Review: Coppers, Channel 4

The return of the documentary following British police officers delivered searing light and shade, says Jack Seale

“I’ve always thought police officers are people who’ve been bullied at school. Now they want a bit of power over someone, do you know what I mean?” This was the wisdom of Thomas “Hodgey” Hodgkinson, a ratty but slightly twinkling young burglar, the bane of Mansfield CID. The return of Coppers – C4’s unpredictable documentary strand that tours the country filming police business – centred on the black farce that is Hodgey’s endless battle with Mansfield nick.

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Hodgey does burglaries, but the cops can’t pin them all on him because of bureaucratic trifles like evidence and burden of proof. So Hodgey spends a lot of time being arrested, questioned and released. Given his cocky interviews with the Coppers crew, you’d think he enjoyed his hobby, had he not also been filmed crying every time the cops strode into his nan’s house to accuse him.

Then again, one of the police pointed out that these weeping fits didn’t come with real tears and were perhaps part of Hodgey’s pathetic but effective armoury – like the increasingly hilarious interrogation where he answered “no comment” to every question, to the point where the interviewing officer must have been tempted to start throwing in things like: “What’s three times five?” 

This was the programme’s small but important revelation: police work means having to deal with being lied to and obstructed all day, and with constantly failing to bridge the gap between what you know and what you can prove – a pointless, grubby game, like The Shadow Line remade by Shane Meadows.

It was better for mostly avoiding a debate about whether Hodgey should be tasered on sight and banged up for ever, or whether we should pour everyone a camomile tea and look at the underlying causes of young men not seeing other life choices. This was a rare study of what it’s like to exist every day within the social problems and situations other programmes theorise about.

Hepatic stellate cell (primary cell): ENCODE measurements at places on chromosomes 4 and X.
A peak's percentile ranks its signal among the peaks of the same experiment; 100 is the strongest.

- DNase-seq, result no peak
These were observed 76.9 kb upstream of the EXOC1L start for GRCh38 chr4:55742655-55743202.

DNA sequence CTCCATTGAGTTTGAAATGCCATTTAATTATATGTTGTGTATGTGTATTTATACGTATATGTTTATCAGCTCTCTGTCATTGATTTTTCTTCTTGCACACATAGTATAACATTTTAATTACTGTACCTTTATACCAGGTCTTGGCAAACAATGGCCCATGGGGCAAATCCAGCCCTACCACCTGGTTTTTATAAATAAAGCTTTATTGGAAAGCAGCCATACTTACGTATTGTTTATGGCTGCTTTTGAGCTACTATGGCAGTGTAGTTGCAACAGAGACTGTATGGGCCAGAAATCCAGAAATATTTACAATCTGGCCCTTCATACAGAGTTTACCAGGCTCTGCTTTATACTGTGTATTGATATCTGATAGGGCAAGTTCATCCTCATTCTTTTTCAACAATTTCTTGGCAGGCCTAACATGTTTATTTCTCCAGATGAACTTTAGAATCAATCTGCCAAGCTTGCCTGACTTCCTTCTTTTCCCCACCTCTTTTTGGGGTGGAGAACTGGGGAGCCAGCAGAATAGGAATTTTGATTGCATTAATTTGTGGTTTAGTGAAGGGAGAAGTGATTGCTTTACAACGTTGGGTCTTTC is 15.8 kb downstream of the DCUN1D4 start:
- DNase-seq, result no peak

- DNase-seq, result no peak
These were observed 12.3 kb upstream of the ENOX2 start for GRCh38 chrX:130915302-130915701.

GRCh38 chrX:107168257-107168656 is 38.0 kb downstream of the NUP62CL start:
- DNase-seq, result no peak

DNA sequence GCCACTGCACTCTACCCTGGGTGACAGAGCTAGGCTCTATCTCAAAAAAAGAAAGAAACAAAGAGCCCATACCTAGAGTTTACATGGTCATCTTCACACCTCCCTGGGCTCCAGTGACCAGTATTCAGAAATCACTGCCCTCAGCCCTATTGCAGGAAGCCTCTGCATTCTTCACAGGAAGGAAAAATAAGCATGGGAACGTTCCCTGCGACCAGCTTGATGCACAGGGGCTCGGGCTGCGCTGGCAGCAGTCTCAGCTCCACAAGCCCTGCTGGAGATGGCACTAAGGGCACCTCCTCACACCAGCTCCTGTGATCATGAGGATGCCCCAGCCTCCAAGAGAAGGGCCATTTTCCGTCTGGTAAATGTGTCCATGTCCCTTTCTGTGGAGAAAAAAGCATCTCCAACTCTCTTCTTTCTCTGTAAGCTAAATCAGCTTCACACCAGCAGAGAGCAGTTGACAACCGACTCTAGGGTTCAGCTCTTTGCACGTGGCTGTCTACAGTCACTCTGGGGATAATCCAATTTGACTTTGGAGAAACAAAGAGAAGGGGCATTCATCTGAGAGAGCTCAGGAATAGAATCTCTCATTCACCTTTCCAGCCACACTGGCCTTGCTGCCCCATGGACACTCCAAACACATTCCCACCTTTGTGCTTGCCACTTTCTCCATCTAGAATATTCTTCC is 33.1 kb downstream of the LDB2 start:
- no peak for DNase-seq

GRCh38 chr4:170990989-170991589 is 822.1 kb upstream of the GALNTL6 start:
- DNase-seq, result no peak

At the same time, the officers’ quotes made you wonder if the gravity of law enforcement had hit home. One detective gave us a startling image of more shocking crimes making him go home at night and stare straight through the TV, unable to believe what he’s seen. But DS Marcus Oldroyd, the man in charge of nailing burglars, had a giggly bravado not a million miles from Hodgey’s.

“They are lowlife scum,” said DS Oldroyd, objectively. “You wanna go out burgle [sic], you’ve put your gauntlet down. Have some!” Later, a suicide victim being dragged from a ditch offered a break from all the break-ins. “I hate the smell of death, I really do. It f***ing honks.”

After a while you sensed he was doing it on purpose. “How would my kids react if that [the suicide] were me? It puts things into perspective, I suppose. Now, I don’t know where my sandwiches are. I’m famished!”

Coppers didn’t need its participants to play up to the cameras. Its subtle storytelling and unrestrained access meant it could astonish at will. 

When a very serious case came through the doors, you forgave the coppers for their previous detachment. News that a boy had been molested in local woodland sparked adrenalised determination to catch the perpetrator, then proud triumph when he was found.

As the paedophile shuffled up to the desk, the police – who had seemed for half the programme like gung-ho kids – didn’t shout, spit or rabbit-punch. The atmosphere was quiet, rueful, gentle. What could be gained from anything else?

Even the sex offender’s story had dark irony. After a long period of institutional care, he’d been rewarded for his progress with two hours’ unsupervised free time, on a school-day afternoon. But there was nothing wry or piquant about his one allotted phone call, to a brother who was about to disown him for ever. 

The pauses were unbearable. “Hello. I’ve got to tell you some bad news, and you may put the phone down when I tell you and I can fully understand if you do that… I re-offended… towards a ten-year-old… Wednesday…. I can tell you’re upset by the way you’re not saying anything… I’ll leave it to you to tell the rest of the family. All I can say is: I hope your lives go well in your future.”

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He handed back the phone. Now we were the ones staring straight through the screen.